NOVEMBER 21, 2014
Following Barack Obama's announcement that he would use executive authority on immigration policy, BC Social Work Professor Westy Egmont went on CNN to discuss what the order means for the millions of immigrants affected by the president's decision.
"I'm sure that tonight, there's a lot of weeping and joy in millions of homes across the United States," Egmont told CNN International anchor Errol Barnett. "This is a profound opportunity for people to come out of the shadows…It means for some people the ability to go to work legally. It means for many people the ability to stay with their children who have already been given under DACA [Deferred Action for Childhood Arrivals] the opportunity to stay in the country. It certainly is going to mean an emotional opportunity to breathe deeper, to feel cohesively a part of the community in which in they live, and to take hope for the future." More about Westy Egmont on CNN »
NOVEMBER 11, 2014
Several faculty and students at Boston College School of Social Work have been recognized for their work on critical research studies and creative projects serving the community. While the commendations represent a diversity of subject matter and methods of inquiry, all of the projects share the same principal mission: to support work to create social change.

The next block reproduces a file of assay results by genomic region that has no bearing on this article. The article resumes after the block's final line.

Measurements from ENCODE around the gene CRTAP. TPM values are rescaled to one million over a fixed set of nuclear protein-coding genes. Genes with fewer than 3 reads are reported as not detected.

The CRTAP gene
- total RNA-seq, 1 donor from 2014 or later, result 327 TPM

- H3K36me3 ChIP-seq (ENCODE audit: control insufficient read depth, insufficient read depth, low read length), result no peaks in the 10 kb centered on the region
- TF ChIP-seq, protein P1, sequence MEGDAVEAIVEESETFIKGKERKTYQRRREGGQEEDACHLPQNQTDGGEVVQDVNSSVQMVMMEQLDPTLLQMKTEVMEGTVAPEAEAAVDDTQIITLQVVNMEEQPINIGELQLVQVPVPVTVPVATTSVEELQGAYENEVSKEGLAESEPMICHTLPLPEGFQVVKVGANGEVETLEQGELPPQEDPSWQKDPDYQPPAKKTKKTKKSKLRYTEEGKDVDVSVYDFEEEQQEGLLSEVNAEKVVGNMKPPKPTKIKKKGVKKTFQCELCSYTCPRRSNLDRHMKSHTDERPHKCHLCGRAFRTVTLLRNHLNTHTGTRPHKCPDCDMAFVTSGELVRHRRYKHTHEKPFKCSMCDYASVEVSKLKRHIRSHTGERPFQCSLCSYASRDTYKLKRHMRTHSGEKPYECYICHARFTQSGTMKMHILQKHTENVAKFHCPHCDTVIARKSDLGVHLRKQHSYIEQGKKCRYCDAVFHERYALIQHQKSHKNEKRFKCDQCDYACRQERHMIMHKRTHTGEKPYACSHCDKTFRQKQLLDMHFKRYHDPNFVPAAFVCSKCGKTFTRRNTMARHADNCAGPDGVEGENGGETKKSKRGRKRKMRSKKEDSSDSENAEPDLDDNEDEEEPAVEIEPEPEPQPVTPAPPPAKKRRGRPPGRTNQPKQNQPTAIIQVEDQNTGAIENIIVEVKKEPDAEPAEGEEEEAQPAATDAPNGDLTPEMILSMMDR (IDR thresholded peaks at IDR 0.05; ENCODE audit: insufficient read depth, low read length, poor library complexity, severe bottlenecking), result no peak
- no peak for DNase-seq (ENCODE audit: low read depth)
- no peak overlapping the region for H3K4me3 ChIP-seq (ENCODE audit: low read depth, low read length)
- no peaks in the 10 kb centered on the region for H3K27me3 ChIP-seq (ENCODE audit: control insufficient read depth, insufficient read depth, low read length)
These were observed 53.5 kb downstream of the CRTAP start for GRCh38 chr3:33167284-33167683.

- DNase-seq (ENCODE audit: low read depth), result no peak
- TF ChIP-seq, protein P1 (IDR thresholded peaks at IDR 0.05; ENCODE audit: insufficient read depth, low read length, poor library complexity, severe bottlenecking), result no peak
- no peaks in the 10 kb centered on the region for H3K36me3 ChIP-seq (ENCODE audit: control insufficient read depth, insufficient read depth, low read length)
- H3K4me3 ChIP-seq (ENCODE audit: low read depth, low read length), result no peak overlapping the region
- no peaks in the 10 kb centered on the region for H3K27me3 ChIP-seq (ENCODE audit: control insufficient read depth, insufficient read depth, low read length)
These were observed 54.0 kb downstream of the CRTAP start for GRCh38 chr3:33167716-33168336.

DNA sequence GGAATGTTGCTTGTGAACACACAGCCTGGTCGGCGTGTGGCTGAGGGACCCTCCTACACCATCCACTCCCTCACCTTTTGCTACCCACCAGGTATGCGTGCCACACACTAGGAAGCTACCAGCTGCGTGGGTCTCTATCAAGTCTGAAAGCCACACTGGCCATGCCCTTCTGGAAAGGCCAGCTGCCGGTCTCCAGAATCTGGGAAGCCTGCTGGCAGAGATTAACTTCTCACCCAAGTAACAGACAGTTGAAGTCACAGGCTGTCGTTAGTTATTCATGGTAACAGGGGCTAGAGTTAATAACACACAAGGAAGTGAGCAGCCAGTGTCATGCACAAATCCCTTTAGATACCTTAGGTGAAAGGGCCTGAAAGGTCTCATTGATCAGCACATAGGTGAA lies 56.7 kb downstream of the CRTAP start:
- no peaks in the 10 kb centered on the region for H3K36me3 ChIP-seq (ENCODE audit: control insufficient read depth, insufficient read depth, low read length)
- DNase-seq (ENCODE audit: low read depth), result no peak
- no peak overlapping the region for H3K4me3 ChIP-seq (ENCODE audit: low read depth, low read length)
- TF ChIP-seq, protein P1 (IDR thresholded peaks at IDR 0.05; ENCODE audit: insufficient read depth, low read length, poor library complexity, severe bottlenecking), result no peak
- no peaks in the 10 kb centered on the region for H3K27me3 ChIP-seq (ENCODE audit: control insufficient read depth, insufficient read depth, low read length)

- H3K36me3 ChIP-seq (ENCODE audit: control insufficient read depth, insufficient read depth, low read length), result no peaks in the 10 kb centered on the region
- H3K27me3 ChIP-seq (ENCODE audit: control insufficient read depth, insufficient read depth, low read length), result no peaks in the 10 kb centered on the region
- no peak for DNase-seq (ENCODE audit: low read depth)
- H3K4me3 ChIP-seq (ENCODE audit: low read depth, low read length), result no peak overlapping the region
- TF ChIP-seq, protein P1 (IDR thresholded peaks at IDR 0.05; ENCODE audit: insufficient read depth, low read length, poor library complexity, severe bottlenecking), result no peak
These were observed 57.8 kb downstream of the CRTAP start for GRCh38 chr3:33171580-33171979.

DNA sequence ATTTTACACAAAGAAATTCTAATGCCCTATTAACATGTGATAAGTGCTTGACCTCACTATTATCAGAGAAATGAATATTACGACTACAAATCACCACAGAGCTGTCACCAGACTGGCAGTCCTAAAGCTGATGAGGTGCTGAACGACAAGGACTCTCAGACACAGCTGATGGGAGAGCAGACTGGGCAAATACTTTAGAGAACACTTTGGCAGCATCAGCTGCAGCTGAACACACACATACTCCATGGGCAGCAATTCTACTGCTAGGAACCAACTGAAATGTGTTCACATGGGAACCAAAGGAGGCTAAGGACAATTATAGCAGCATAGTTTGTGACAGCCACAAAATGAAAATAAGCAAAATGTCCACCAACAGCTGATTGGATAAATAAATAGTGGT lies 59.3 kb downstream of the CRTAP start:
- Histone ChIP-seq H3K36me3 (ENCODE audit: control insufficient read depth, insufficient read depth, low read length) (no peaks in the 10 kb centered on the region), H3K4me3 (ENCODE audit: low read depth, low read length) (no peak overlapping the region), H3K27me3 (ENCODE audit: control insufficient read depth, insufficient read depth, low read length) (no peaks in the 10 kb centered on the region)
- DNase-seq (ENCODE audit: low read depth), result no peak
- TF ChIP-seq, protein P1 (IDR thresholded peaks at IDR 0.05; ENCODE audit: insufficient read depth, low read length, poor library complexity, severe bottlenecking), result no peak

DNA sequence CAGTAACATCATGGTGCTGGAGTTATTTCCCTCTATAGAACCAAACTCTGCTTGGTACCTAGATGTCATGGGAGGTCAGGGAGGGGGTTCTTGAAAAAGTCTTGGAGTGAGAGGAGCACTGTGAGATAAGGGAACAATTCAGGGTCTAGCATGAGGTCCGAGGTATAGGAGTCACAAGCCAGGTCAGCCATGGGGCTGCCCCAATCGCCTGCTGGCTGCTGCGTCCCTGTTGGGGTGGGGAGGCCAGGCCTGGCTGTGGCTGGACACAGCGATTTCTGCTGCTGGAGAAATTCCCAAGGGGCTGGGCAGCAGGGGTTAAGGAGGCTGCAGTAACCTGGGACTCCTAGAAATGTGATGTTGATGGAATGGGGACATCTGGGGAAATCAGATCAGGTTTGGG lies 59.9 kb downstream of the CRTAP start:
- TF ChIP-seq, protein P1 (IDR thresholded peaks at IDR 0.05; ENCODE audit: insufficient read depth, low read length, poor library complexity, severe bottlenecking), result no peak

The scholarships, awards, and commendations are from the U.S. Department of Health and Human Services, the National Institute on Aging, the U.S. Centers for Disease Control, and other organizations. More about research roundup »
OCTOBER 23, 2012
Cadigan Alumni Center atrium, 2121 Commonwealth Avenue,
Brighton, MA (maps & directions)
Free parking adjacent to building
A presentation featuring Alberto Godenzi, Dean of Boston College Graduate School of Social Work.
We all have a sense that our world has become smaller, but what does it really mean that our lives have been transformed by globalization? This presentation proposes that we are global citizens whether we want it or not. To be able to act in the global arena, we need to increase our understanding of world issues and expand our language versatility. And while we do all that, we will face the biggest challenge: how to remain or become humble when we interact with other people, cultures, and systems. If we are not up for any of this, we will stand still and most likely fall behind.
Refreshments will be served at the event. All are welcome. Admission is free for students, $10 for alumni.
Sponsored by the Boston College Alumni Association. For more information, call 617-552-4700.